Journey to JSR223 Python 1 of 9

This is the first of a series of posts where I will provide the before and after, commentary, and lessons learned I’ve made while converting my Rules DSL to JSR223 Jython.


These will not be fully realized docs. You will have to reference repeatedly. Keep that page open in your browser as you code. These will also not be and are not intended to be the best way to implement the Rules in Jython. I’m learning as I go and cannot be considered an expert.

My hope is that these posts will show examples the the thought process behind migrating that I took. Also, it should be useful to see a Rules DSL Rule and a Jython Rule that does the same thing side by side.

My intent is to have one Rule per post, but for really simple Rules I’ll include more than one per post. I’ll have the posts linked to each other at the bottom of each post. Expect the quality of the Jython to improve as I go.

Overall Approach

This is going to be a learning process and, against better advice, I am going to be making the changes on my production system. Therefore I’m going to start small and start around the edges. I have a number of very simple Rules or Rules that are there mainly for monitoring. I’m unlikely to break things with the simple Rules and if the monitoring Rules stop working it’s no big deal.

Some New Concepts

See the docs for how to install and use the JSR223 Helper Libraries. Don’t forget to do step 8, rename This is our first new concept. JSR223 provides a way to have code and variables that are shared across all your Rules.’s purpose is to provide values to your Rules that either cut across all your Rules, or are values that you do not want to share (e.g. usernames and passwords). By putting those into you can share your code without needing to redact them.


This is one folder down from where you will find Here is where you will place your personally developed libraries. Helper methods, abstract classes, and other stuff like that will go here. There is an important distinction between the code placed here and the code placed in $OH_CONF/automation/JSR223/python/personal. Code placed here is statically compiled which means you need to force Jython to reload them (either through a restart of OH or an import directive). Simply saving the file will not cause your changed to be reloaded.

Take note, unlike with Rules DSL, functions and classes are very well supported in Jython.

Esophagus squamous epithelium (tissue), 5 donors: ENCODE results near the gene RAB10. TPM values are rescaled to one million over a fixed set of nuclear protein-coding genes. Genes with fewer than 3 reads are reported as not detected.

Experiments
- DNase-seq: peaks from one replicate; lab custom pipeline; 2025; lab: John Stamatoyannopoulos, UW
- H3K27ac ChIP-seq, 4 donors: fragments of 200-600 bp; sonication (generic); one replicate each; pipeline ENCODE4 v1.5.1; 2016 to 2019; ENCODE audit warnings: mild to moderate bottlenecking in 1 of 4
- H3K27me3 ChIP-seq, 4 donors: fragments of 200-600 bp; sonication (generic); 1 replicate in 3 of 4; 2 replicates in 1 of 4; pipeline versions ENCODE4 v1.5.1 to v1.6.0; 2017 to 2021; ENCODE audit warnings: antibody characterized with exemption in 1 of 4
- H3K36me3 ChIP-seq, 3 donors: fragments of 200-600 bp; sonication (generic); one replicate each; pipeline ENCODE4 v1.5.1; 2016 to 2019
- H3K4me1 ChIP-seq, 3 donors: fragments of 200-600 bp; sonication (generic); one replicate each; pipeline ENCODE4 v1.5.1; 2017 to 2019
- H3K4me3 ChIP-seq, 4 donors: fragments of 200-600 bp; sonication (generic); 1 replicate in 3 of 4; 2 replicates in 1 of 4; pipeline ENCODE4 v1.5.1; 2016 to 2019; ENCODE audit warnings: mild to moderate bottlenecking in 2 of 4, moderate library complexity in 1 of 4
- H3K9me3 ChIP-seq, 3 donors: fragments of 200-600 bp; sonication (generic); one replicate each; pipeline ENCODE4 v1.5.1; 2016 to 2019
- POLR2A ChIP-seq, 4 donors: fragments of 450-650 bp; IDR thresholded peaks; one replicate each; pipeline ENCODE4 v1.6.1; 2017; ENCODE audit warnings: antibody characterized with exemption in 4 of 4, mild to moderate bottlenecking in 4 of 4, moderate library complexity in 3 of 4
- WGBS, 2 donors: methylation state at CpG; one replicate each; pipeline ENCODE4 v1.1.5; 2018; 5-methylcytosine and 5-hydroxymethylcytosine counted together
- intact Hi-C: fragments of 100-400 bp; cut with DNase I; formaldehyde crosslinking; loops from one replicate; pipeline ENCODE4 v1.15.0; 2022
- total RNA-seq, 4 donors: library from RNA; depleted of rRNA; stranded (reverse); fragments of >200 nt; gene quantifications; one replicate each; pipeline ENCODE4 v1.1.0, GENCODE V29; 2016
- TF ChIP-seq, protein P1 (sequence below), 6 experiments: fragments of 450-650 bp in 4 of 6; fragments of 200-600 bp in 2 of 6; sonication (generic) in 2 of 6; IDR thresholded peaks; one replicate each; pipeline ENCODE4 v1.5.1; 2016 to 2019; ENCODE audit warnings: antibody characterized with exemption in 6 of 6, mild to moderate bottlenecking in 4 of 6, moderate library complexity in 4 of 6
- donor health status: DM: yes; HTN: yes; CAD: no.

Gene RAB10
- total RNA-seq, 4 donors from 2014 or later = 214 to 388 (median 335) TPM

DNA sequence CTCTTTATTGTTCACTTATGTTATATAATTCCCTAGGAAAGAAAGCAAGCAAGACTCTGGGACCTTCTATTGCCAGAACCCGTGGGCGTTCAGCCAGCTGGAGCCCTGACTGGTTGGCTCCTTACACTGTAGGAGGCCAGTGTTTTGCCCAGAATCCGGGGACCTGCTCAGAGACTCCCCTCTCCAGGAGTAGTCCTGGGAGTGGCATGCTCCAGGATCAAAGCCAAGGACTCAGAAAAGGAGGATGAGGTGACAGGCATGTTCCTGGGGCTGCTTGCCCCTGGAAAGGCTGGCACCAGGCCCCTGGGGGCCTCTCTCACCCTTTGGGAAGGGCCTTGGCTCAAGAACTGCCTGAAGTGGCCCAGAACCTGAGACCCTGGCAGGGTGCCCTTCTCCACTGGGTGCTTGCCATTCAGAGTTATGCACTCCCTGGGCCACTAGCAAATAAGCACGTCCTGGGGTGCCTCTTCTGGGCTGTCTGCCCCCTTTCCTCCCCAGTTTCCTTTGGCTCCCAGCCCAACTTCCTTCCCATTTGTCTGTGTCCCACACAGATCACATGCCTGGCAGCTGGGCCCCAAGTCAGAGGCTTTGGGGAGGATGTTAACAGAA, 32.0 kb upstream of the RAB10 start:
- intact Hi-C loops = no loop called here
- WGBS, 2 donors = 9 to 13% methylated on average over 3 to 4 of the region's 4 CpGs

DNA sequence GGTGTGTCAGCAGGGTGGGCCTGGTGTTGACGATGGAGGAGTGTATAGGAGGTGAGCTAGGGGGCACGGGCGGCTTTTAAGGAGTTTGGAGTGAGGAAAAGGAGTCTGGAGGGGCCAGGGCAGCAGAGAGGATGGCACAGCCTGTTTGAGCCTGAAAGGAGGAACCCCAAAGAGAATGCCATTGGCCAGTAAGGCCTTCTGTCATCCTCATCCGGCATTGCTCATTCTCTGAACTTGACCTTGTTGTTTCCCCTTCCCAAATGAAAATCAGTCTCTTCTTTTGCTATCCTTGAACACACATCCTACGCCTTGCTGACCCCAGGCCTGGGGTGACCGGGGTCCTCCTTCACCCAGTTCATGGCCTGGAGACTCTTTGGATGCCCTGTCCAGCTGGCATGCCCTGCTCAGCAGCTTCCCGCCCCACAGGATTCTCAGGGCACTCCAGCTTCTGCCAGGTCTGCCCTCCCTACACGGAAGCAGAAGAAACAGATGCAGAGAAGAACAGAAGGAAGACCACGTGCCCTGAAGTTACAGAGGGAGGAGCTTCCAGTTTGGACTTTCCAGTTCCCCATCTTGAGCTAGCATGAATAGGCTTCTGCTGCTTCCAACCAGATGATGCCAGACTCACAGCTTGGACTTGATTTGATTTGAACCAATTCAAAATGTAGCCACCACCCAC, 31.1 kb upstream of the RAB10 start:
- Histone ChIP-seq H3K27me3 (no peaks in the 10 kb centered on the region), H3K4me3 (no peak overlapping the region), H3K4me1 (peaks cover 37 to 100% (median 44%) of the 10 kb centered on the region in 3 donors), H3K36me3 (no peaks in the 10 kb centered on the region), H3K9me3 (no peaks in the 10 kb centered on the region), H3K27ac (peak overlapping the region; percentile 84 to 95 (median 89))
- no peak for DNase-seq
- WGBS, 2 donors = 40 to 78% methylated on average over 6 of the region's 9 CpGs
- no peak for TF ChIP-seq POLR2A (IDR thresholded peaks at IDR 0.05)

First Rule Translation, Alerting

We are starting small so let’s take on my alerting Rule. This is an implementation of Design Pattern: Separation of Behaviors (note this DP has been updated with the JSR223 code) and how I centralize my alerting code.

val logName = "alert"

rule "Send message"
  Item aAlert received command or
  Item aInfo received command
  logInfo(logName, receivedCommand.toString)
  val night = if(vTimeOfDay.state.toString == "NIGHT" || vTimeOfDay.state.toString == "BED") true else false
  var alert = false
  if( == "aAlert" && !night) alert = true

  if(alert) {
    sendMail("<phone number>", "", receivedCommand.toString)
  else {
    sendNotification("<email>", receivedCommand.toString)
    sendMail("<email>", "openHAB Message", receivedCommand.toString)

This is a great example of a Rule that would be better implemented as a library function rather than a Rule. That’s not possible in Rules DSL (and have access to it in all of your .rules files) but it is possible with Jython.

from core.jsr223 import scope
from core.actions import NotificationAction, Mail
from configuration import admin_email, alert_email

def send_info(message, logger):
    out = str(message)"[INFO ALERT] {}".format(message))
    NotificationAction.sendNotification(admin_email, out)
    Mail.sendMail(admin_email, "openHAB Info", out)

def send_alert(message, logger):
    out = str(message)
    night = True if scope.items.vTimeOfDay == "NIGHT" or scope.items.vTimeOfDay == "BED" else False

    if not night:
        logger.warning("[ALERT] {}".format(message))
        Mail.sendMail(alert_email, "", out)

Because this is in a library, we have to import the scope to get access to stuff like Items. We also need to import the logger. I’ve broken the Rule into two separate functions, one to send info alerts and another to send serious alerts.